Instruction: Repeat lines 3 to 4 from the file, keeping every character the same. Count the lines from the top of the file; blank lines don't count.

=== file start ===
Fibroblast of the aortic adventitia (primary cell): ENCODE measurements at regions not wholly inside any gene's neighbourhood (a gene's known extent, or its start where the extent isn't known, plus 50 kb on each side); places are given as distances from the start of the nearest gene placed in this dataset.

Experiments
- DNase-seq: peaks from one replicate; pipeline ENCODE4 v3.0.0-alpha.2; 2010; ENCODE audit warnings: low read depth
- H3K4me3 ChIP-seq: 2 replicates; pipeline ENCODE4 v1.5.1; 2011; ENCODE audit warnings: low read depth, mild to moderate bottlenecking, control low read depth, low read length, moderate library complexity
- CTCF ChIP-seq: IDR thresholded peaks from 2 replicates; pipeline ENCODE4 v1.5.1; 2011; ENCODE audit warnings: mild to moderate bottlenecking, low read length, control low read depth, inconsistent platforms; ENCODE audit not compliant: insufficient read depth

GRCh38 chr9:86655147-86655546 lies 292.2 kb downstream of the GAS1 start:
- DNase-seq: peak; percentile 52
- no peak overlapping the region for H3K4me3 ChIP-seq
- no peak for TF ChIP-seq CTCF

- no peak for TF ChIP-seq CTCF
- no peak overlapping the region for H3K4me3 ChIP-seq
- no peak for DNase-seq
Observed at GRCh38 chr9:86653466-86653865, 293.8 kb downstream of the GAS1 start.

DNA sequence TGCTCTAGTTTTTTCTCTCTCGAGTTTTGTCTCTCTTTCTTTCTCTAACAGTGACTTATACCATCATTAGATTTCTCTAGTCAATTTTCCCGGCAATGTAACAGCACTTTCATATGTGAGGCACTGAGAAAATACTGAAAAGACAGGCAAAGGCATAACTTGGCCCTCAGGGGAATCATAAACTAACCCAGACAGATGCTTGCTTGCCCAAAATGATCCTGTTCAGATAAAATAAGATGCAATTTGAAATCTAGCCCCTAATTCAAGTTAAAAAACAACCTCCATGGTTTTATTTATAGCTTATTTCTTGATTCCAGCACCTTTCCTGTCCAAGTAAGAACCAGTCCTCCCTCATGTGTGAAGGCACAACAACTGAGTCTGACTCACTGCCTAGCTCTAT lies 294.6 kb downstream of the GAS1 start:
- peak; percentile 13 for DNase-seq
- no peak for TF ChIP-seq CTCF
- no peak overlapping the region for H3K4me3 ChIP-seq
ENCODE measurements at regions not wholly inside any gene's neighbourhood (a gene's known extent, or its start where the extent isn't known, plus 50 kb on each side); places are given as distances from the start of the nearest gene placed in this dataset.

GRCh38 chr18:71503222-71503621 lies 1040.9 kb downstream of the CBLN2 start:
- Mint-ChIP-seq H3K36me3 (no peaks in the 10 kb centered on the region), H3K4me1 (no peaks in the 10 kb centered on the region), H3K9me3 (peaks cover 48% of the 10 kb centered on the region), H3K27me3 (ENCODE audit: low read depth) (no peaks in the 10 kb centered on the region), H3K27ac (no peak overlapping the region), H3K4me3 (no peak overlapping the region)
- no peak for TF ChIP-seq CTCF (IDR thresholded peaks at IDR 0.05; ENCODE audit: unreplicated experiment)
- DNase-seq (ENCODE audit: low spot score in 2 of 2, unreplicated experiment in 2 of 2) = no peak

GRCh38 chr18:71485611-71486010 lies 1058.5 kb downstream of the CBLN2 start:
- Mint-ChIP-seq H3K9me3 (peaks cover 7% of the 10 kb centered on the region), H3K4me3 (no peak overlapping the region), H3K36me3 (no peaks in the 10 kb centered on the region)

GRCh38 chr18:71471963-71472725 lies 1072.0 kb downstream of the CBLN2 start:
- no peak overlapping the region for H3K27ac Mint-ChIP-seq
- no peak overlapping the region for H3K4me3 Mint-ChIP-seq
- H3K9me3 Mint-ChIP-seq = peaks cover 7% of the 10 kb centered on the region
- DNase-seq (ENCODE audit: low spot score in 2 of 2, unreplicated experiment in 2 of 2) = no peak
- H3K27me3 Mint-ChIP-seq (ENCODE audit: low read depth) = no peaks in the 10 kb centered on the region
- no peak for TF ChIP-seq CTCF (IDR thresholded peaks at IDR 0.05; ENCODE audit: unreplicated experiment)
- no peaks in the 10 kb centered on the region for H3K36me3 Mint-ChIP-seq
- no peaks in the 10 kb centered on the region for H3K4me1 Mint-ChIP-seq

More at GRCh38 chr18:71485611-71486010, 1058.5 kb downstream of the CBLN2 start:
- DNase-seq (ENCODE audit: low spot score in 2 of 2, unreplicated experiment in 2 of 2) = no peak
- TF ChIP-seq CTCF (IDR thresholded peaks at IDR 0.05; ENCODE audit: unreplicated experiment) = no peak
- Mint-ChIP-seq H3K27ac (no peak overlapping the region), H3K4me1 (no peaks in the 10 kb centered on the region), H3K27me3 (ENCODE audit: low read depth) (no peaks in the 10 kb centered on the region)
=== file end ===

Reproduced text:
- DNase-seq: peaks from one replicate; pipeline ENCODE4 v3.0.0-alpha.2; 2010; ENCODE audit warnings: low read depth
- H3K4me3 ChIP-seq: 2 replicates; pipeline ENCODE4 v1.5.1; 2011; ENCODE audit warnings: low read depth, mild to moderate bottlenecking, control low read depth, low read length, moderate library complexity